4. All staff address

Imagine you’re a C-suite leader who needs to address the entire company. Maybe there have been recent layoffs, or industry turbulence. So you need to speak in a way that bolsters trust and instills a sense of security. Or perhaps you’re relaying the company vision for the year ahead. In this case, getting your staff motivated and aligned is a must. Both of these scenarios are prime examples of persuasive communication.

5. Data recommendation

If you’re someone who works with data, persuasive communication comes into play for you, too. Your job likely entails more than sifting through data – it requires communicating insights from that data. So when it’s time to craft a data-based recommendation to your manager or team, you can’t just start spewing out metrics. You need to tell a story with the data that moves your audience to action.

 

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The best books on persuasive communication:

1. Resonate: Present Visual Stories That Transform Audiences

Some presentations touch hearts and change minds, but if you’ve ever sat through a snooze-worthy presentation, you probably realized that there’s art to this type of communication. In Resonate you’ll learn how to leverage techniques normally reserved for cinema and literature to understand your audience, and you’ll learn how to create persuasive content using storytelling principles to elicit a groundswell response.

2. DataStory: Explain Data and Inspire Action Through Story

Almost every part of an organization today uses data for decision-making. But how effective is your team at using that data to communicate problems or opportunities? Through DataStory, readers discover how to explain data through the lens of empathy to transform numbers into persuasive narratives. By learning how to apply story principles to your data, you can communicate essential insights from data to speed up decision-making and influence action.

3. Illuminate: Ignite Change Through Speeches, Stories, Ceremonies, and Symbols

You can’t just announce change, you have to get people on board with your ideas. In Illuminate, readers learn to harness the power of persuasive communication to turn visions and ideas into a movement. Discover how to develop a plan to lead others through the five stages of change using the power of speeches, stories, ceremonies, and symbols.

4. Adaptive Listening: How to Cultivate Trust and Traction at Work

Persuasive communication starts with listening to and understanding your audience. That’s where Adaptive Listening™ comes in. On an individual level, Adaptive Listening can increase your ability to influence direct reports, colleagues, leaders, and customers. Adaptive Listening can help teams foster trust and build empathetic connections. And at the organizational level, Adaptive Listening can improve psychological safety, employee satisfaction, engagement, and retention.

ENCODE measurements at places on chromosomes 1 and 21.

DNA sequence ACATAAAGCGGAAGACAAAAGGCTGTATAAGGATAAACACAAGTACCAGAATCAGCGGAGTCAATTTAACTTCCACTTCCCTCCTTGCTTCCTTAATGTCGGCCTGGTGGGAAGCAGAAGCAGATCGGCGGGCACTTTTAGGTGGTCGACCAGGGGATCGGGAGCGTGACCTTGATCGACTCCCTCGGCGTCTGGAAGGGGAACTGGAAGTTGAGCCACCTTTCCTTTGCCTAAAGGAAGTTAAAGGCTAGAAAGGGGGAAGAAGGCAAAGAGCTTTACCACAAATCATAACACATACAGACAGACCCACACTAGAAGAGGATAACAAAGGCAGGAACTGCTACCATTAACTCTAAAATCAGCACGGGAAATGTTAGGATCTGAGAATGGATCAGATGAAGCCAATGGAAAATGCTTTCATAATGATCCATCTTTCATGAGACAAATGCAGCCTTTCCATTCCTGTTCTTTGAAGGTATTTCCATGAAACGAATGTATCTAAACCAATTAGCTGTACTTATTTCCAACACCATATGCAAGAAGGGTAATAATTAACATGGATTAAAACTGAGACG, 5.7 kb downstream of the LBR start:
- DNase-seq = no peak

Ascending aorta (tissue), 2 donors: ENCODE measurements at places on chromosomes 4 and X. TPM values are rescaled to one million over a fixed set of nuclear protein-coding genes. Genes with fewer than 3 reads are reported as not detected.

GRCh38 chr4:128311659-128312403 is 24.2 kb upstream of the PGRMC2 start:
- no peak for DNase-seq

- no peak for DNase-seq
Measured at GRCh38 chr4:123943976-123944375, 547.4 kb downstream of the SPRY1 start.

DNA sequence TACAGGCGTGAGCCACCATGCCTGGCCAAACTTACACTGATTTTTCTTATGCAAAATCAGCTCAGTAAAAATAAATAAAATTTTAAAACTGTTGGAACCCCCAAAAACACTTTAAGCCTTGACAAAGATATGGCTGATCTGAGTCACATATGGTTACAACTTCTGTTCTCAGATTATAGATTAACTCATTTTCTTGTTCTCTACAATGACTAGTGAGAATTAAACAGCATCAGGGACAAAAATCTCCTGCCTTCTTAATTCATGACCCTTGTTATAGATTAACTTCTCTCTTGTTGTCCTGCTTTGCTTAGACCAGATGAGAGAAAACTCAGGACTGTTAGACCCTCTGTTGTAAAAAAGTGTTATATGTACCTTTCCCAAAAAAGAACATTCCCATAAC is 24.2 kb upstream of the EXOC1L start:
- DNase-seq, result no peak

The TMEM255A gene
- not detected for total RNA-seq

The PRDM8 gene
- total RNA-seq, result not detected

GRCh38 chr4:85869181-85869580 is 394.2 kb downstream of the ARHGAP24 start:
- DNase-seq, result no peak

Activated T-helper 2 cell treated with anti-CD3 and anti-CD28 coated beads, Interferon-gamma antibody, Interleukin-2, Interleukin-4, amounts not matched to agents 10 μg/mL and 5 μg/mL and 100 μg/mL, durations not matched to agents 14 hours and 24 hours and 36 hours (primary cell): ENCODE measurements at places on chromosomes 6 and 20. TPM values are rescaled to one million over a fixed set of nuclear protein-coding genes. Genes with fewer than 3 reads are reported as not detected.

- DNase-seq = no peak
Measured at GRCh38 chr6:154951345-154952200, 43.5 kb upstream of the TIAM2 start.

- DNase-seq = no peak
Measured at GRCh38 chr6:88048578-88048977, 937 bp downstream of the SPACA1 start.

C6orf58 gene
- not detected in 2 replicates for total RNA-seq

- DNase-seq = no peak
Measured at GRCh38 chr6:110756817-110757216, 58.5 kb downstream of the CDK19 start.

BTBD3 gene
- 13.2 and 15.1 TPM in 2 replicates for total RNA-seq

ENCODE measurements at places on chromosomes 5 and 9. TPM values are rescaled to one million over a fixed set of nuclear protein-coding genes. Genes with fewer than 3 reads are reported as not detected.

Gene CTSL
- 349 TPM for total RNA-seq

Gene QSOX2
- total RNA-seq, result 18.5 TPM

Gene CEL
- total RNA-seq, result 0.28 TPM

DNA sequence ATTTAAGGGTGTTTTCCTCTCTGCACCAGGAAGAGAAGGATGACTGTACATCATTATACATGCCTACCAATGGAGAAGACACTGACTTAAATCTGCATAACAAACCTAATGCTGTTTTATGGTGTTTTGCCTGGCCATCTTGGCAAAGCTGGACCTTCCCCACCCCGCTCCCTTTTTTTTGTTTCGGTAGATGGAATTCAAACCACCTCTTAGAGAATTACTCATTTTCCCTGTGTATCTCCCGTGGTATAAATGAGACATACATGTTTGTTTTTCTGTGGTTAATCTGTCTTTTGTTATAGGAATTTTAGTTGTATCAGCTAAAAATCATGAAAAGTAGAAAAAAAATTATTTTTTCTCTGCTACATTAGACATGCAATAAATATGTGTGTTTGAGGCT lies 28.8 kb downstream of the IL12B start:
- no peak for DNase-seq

The best way to learn persuasive communication skills

There’s a lot that goes into communication and persuasion. The content you choose, the visuals you use, and the way you deliver all play a role in persuasion. And more often than not, it’s helpful to seek an outside perspective to pressure test your material.

For over 30+ years, Duarte has helped leaders from Fortune 100 companies like Apple, Salesforce, VMware, and Cisco (just to name a few) to inspire, educate, and move even the most challenging audiences. As the O.G. presentation company turned persuasive communication consultants and trainers, we can help you (and your team) with every and any aspect of persuasive communication – from content strategy and development to slide design and delivery coaching. We offer large-scale training and bespoke agency services for presentation design, delivery, and development.

Our courses, workshops, and trainings are all rooted in The Duarte Method™, which our experts use daily to help the biggest brands in the world persuade their audience – whether they’re standing on stage or in front of a conference room.

So, where should you start?

If you’re confident in your content, but not in your persuasive stage presence, hone in on delivery by working with a speaker coach.

“I can honestly say this was one of the best learning experiences I've had in a long time and I have a lot more confidence about speaking thanks to you.“

Vice President, Fortune 500 company, Speaker Coaching client

 

Or, if you don’t have a specific persuasive presentation to prepare for, but want to learn how to shape ideas into persuasive narratives, you can enroll in a persuasive communication course like Resonate that will teach you how to:

  • Analyze your audience so you can deliver value, even when they resist
  • Clarify the core of your idea
  • Create supporting content with the story structure used by history’s greatest communicators
  • Distill and communicate complex ideas with clarity

“Our workshop was fantastic! I learned impactful new tactics and ways to organize and prepare a structured presentation. I would absolutely recommend this to a friend!”

Cortney Holloway, Manager, Talent Acquisition, Glassdoor, Resonate® learner

 

Or, if you need more hands-on help, consider working with a persuasive communication expert from our agency.

“The slides were excellent, all the presentations went really well, and the presenters were happy. Duarte went above and beyond.”

Bob Mitton, Senior Content Strategist, VMware